“We need to talk about legitimate issues such as children growing up without a father in these communities and economic issues that lead to bad choices and bad behavior. They are lumping everything into one pot and calling it systemic racism.”
Link between racism, public health
Narrowly focusing on individuals as opposed to the systems that foster racism and breed inequities is one of the biggest barriers to understanding systemic racism, said Dr. Camara Phyllis Jones, family physician, epidemiologist and past president of the American Public Health Association.
Jones, who has been talking about this issue for nearly two decades and is widely credited for planting the seeds for these declarations, said significant research exists in the medical and scientific community that establishes the link between systemic racism and public health.
Those who want to learn about the impact of racism must think beyond individuals, and about the system as a whole, she said.
“People ask where are the (Black) fathers,” Jones said. “Well, they are in prison because of mass incarceration, which we know disproportionately affects Black men. And we need to start asking why. Why would a woman choose to raise a child as a single parent if there was another way? Why would people choose to live in poverty if there was another way?”
Health is not created in health sectors or by individual behaviors alone, Jones said, adding that to understand the full picture, one has to look closely at the social determinants of health, those factors that are beyond individual genes and behavior.
“They are the context of our lives,” she said. “Look at where people live. Do they live in a neighborhood where they can access fresh fruits and vegetables? Even if they are available, what do they cost? Grocery stores are not even located in some of the poor neighborhoods. On the other hand, these communities are located right next to toxic, polluted dumpsites.”
Jones points out that the Environmental Protection Agency has a name for these communities — “sacrificed neighborhoods.” These are communities where business is done in pawn shops and poorly funded schools lack educational opportunities, she said.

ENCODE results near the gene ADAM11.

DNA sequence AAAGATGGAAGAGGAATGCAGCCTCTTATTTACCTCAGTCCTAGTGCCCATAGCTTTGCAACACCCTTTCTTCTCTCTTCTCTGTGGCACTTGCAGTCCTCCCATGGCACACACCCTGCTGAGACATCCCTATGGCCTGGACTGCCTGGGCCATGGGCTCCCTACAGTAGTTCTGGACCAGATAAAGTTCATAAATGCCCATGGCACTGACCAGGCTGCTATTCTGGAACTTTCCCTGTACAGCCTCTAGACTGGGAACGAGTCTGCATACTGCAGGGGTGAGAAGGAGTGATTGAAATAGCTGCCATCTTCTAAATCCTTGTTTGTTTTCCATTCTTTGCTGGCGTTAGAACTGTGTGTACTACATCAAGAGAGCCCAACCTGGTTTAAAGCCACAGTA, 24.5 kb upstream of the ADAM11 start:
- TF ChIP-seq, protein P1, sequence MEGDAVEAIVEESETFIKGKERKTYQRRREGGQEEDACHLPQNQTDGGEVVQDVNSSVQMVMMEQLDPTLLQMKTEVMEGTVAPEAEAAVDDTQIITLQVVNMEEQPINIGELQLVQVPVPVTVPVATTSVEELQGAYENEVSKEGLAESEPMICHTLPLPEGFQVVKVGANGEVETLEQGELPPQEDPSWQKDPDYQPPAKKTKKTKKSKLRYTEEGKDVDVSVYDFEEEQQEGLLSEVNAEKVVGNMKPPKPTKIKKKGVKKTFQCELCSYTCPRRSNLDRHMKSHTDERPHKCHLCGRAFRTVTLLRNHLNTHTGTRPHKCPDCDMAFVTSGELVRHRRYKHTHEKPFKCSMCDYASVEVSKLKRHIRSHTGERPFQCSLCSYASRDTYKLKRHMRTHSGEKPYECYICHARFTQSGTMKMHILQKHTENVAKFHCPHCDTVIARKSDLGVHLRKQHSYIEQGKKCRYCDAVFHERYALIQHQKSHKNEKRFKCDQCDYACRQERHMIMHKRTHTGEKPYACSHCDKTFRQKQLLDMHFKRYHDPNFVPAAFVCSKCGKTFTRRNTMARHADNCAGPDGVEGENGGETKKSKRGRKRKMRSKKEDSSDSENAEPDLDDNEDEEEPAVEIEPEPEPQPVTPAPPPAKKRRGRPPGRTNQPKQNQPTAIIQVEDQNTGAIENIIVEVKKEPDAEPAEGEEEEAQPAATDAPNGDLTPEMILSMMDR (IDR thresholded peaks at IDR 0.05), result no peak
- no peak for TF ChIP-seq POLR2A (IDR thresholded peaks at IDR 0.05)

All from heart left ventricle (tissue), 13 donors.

“How could these factors not have an impact on public health? How could it not affect people’s physical and mental well-being?”
The value of human lives
Racism is so ingrained in the system that most don’t give it a second thought, said Gilbert Gee, professor at UCLA’s Fielding School of Public Health. He gives the example of a wrongful death case where a child is struck and killed in a crash. When attorneys seek compensation in such cases, they calculate that value or worth of the case, for example, by looking at how much that child would have earned had he or she worked until the age of 65.
“If that child is a white male, perhaps that number would be $1 million,” he said. “If that were a woman, that person would only make 75 cents to the dollar. So, the value instantly comes down to $750,000. Now, imagine that number going lower and lower if that person were a black male, female or any other person of color. We’re literally putting a value on human lives based on race.”
While individuals might not hold racist or bigoted views, it has been strongly embedded in legislation and policies that work to the advantage of some, and to the disadvantage of others, Gee said.
When it comes to the history of medicine, race and biology have always been inextricably linked, he said. For example, older, flawed studies determined that Black people did not require anesthesia because “their bodies are different.” While that belief may no longer exist today in society, those attitudes are alive and well in areas of medicine such as in spirometry, a common test used to determine a person’s lung function, he said.